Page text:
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East Africa’s FP Knowledge Management Champions

Knowledge Management Champions play an important role in change management for family planning and reproductive health (FP/RH) programs. Also known as KM Champions, Knowledge Activists, or Knowledge Coordinators, they are not knowledge managers but part-time volunteer knowledge change agents—facilitating knowledge acquisitions from knowledge innovators and enabling the sharing and effective utilization of such knowledge.

The Role of the KM Champions

The Knowledge Management ASK Framework

The Knowledge Management ASK Framework

Knowledge Management Champions, commonly referred to as KM Champions, are an important pillar for projects, programs, organizations, countries, or regions that seek to integrate and institutionalize knowledge management in their work.

In East Africa, KM Champions contribute to three main areas in delivering family planning and reproductive health programs, namely:

  • Advocacy—disseminating the knowledge management messages and influencing action.
  • Support—acting as local representatives for knowledge management activities in their countries.
  • Knowledge brokering—linking partners to information, knowledge, and family planning and reproductive health resources and advocating for their utilization.

These three areas make up the ASK Framework of knowledge management.

Building Capacity

In East Africa, Knowledge SUCCESS (KS) has for the last six months engaged 13 KM Champions. Employing various activities, including capacity building, KS equipped them with skills in sourcing, sharing, and effectively using critical knowledge for better FP/RH outcomes.

Members of this cohort also benefited from online engagement with the East African family planning Community of Practice and the Anglophone Africa Learning Circles. These resources provided further opportunities to explore and practice the techniques of knowledge management.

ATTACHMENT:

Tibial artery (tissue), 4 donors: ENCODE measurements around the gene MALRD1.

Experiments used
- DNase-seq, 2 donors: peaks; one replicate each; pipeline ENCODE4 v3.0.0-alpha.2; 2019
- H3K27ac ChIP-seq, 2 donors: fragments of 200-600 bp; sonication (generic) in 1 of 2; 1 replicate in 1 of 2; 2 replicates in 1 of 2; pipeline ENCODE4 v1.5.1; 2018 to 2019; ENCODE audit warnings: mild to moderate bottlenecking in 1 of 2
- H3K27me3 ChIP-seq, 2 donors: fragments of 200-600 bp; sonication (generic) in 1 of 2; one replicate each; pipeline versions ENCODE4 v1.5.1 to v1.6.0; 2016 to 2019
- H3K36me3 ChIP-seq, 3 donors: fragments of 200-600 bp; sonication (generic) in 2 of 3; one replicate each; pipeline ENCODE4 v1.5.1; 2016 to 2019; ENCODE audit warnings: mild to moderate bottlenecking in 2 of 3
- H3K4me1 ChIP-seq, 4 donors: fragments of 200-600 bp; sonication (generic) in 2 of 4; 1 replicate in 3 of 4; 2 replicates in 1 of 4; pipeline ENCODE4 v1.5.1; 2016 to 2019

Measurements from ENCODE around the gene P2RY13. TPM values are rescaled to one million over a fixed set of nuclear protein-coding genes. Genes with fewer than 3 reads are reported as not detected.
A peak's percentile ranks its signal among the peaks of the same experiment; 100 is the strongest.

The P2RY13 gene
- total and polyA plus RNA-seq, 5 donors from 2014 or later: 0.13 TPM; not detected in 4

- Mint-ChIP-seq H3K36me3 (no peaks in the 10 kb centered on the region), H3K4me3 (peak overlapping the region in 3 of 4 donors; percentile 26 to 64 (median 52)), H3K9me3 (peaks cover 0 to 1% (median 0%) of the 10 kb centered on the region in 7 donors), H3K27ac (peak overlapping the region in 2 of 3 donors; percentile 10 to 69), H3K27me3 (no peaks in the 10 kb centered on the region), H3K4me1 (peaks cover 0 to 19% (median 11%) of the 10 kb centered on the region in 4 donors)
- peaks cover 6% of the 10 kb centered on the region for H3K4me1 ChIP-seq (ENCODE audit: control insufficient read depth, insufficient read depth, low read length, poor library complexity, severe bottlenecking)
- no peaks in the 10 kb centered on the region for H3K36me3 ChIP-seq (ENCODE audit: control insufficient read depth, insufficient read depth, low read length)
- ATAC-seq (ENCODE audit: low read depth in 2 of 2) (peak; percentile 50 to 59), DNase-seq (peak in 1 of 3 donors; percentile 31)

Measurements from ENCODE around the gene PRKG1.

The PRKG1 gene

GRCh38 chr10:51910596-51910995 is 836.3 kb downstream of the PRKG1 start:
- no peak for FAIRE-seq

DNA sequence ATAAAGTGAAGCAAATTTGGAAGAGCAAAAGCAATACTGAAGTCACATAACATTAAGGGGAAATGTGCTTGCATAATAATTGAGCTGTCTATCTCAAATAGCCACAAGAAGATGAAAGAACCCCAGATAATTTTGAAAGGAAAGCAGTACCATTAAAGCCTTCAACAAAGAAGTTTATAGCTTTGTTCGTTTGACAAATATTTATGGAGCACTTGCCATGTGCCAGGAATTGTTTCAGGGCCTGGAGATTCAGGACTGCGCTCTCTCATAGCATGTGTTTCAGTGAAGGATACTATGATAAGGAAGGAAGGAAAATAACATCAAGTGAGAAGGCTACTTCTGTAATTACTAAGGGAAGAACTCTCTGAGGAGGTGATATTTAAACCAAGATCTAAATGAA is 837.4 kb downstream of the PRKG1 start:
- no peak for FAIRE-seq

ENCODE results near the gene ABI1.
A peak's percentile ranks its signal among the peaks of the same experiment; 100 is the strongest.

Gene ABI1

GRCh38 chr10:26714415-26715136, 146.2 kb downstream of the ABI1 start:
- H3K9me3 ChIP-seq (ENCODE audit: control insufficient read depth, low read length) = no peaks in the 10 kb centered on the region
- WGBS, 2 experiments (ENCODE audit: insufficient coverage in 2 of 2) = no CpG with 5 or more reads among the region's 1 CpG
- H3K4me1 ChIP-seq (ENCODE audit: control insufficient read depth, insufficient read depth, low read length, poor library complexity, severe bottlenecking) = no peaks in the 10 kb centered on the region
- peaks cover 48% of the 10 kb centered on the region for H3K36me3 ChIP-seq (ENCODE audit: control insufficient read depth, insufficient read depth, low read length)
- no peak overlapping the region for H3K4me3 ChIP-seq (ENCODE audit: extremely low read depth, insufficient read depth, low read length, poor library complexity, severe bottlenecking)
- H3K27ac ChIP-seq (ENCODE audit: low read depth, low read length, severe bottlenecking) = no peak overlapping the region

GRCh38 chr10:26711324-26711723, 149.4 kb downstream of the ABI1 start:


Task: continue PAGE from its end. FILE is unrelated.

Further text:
A Community of Practice is a platform for practitioners in the region to generate, manage, and utilize knowledge and information pathways within the family planning and reproductive health discipline.

Activities of the KM Champions

KM Champions in Rwanda engaged the country’s FP2030 Technical Working Group, which was also an opportunity to introduce the work of KS in the region to FP2030 country focal points.

Kimana. Credit: Yagazie Emezi/Getty Images/Images of Empowerment.
Kimana is a fourth-year medical school student attending the second regional Medical Students for Choice conference, where attendees learn best practices around contraceptive use. Credit: Yagazie Emezi/Getty Images/Images of Empowerment.

In Tanzania, KM champions engaged 10 youth-led service organizations, health workers, and government leaders, who are key actors in tackling family planning and reproductive health matters. The subjects discussed during the stakeholders’ engagement meetings included:

  • Linking communities to information and services.
  • Use of digital media to share family planning.
  • Reproductive health information among young people and use of music, dance, and drama to reach communities with information on FP/RH.

The organizations that were engaged included African Youth and Adolescents Network, Population Service International, Pathfinder International, Young and Alive Initiative, and Mtwara Clinical Officers Training College Sexual Health Club.

Innocent Grant, a KM Champion from Tanzania, noted that the Sexual Health Club in Mtwara designed a Tuongee UZAZI WA Mpango Facebook page, or “Let’s talk about Contraceptives.” It provides real-time responses to young people’s contraception questions. Connecting young people to information and knowledge about FP/RH has been a big achievement of the club.

“We, the KM Champions in Tanzania, are proud to have engaged youth-led organizations on knowledge management practices; available family planning and reproductive health resources; and how Knowledge SUCCESS platforms could help them source, share, and effectively utilize such knowledge for improved family planning and reproductive health outcomes,” said Fatma Mohamed, a KM Champion from Tanzania.